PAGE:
It seems Mr Pizarro can do no wrong with his sherry bar.
And everything’s sold out. Last time I was here, it was just the padrón peppers that had gone, but the dishes on the blackboard were being wiped out as often as Jonny Utah taking his virgin surf in Point Break. No more whitebait, no more clams with fino and jamon, no more girolles. We begin to panic order. 8pm, Thursday night is prime time at José.
Not that we’re disappointed by what does come. Padrón peppers are sweet – nicely oiled and succulent. They are quickly followed with a small plate of Jamón Iberico – small squares of luscious pink, the fat gorgeous, caramelised and glistening. The ham is from pigs fed with acorns for the last four months of their lives and hail from Extremadura, where José himself is from. Fat razor clams have a bursting sweetness, lifted by the salt-tang of chorizo cubes. There are prawns, with chilli and garlic, coated with an olive oil that’s almost banana-like in richness. It’s oil you want to lick and prawns you want to suck.
The menu changes almost every day, and today there’s a new addition – Iberico pork meatballs with tomato sauce with the unusual flavour of orange. The lightly battered hake with allioli is a wonder as it separates into silken flakes as you press into it. Rare Iberico pork fillet sprinkled with pimenton (smoked paprika) is a treat not seen much in London. The last time I had it was at Eyre Brothers, which I learned he introduced to the menu when he worked there.
The sherry list is curated by Master of Wines Tim Atkin and Jo Ahearne. But one feels the real key to the place’s success is that José is there, present in his restaurant, slicing away behind the leg of jamón.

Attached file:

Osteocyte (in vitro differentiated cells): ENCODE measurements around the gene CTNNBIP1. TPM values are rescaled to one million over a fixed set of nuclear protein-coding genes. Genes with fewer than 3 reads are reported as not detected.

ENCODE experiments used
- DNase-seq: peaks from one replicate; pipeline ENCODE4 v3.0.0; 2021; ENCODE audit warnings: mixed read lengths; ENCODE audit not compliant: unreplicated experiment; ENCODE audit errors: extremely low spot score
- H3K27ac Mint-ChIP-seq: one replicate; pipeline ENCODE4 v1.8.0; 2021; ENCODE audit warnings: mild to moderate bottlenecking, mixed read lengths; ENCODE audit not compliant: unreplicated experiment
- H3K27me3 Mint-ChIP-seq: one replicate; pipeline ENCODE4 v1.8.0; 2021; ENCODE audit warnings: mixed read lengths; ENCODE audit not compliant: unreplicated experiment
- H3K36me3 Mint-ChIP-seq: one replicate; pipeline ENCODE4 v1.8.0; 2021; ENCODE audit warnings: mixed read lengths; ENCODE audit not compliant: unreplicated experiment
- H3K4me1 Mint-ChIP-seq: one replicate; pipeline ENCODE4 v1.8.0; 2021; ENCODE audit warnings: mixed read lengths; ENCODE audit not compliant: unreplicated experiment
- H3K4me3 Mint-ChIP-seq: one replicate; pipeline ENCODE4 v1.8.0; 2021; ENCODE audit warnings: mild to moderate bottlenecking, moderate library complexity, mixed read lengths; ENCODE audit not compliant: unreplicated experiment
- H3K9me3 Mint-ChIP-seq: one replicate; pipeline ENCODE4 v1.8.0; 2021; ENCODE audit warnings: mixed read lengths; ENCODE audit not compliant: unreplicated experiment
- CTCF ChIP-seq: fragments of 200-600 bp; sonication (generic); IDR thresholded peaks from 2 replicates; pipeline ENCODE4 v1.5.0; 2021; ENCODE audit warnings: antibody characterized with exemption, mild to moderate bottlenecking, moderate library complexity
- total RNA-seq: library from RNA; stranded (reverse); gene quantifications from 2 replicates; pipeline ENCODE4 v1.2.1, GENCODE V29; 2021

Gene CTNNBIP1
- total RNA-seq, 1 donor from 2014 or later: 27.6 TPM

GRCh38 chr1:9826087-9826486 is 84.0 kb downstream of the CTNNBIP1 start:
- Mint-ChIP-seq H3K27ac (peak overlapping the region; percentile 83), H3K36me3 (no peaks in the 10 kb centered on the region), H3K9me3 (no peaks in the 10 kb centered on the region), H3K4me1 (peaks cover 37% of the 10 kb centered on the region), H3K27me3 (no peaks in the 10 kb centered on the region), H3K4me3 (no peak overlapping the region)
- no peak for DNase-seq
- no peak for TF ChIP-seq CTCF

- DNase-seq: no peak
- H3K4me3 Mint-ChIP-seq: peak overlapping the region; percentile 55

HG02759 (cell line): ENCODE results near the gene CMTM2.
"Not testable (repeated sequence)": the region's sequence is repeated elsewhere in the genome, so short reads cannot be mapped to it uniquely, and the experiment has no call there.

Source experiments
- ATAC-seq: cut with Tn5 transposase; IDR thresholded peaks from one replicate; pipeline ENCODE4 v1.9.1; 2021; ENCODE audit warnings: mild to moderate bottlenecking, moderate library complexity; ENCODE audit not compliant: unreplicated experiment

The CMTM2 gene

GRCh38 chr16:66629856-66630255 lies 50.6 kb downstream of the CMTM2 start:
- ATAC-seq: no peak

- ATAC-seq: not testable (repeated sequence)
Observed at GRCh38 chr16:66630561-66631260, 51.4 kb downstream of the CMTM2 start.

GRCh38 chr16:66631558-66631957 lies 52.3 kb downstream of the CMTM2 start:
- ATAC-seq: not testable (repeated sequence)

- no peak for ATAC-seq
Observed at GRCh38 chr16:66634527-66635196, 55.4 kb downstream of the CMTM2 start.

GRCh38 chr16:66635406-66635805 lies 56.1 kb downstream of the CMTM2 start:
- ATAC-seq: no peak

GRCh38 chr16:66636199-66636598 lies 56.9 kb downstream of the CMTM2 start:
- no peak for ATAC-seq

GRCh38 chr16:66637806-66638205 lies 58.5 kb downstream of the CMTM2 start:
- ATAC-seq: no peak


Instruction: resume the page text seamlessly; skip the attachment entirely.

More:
Turns out, sherry should be drunk with dinner, not just for tapas. The general rule is that cold and light sherry like a Fino goes well with salty foods and lighter meats such as almonds, fish and chicken, whereas cold Manzanilla goes well with ham or darker meats.
The problem with the bar is that it’s a victim of its own success. There will be a wait, and there are no reservations. But true to his intention, this is a standing up, social place that’s fun. And “tapas bars are all about fun,” José says authoritatively.
His next venture will be Pizarro, which is down the road from José. I always thought the other downside of José (the first being that it’s just too popular), was that there wasn’t another tapas bar to swing by after a couple of plates.
But it seems this problem has been resolved. Pizarro promises to be more regional. Always known for the quality of his ingredients, José will introduce key specialities from the south such as gazpacho with crab. He mentions amazing roast partridge from La Mancha, although “England has such good partridge” – of course he will buy locally. Expect a daily fried fish special, and food from all the islands.
And he intends to change the perception of yet another unfashionable drink. The spotlight has fallen on Cava.
Says Jose: “Pizarro will be very focussed on Cava. Like sherry, Cava is a very underrated drink. If you come to Pizarro, I will show you how the drink should be drunk, and make people feel confident to go and order Cava. The best cava is Gramona – it’s wonderful! Light, crispy, refreshing. It makes me feel as though I’m back home.”
I’m sure we’d all like a sip of Gramona – and a taste of his homeland. 104 Bermondsey Street, SE1. Tel: 020 7403 4902.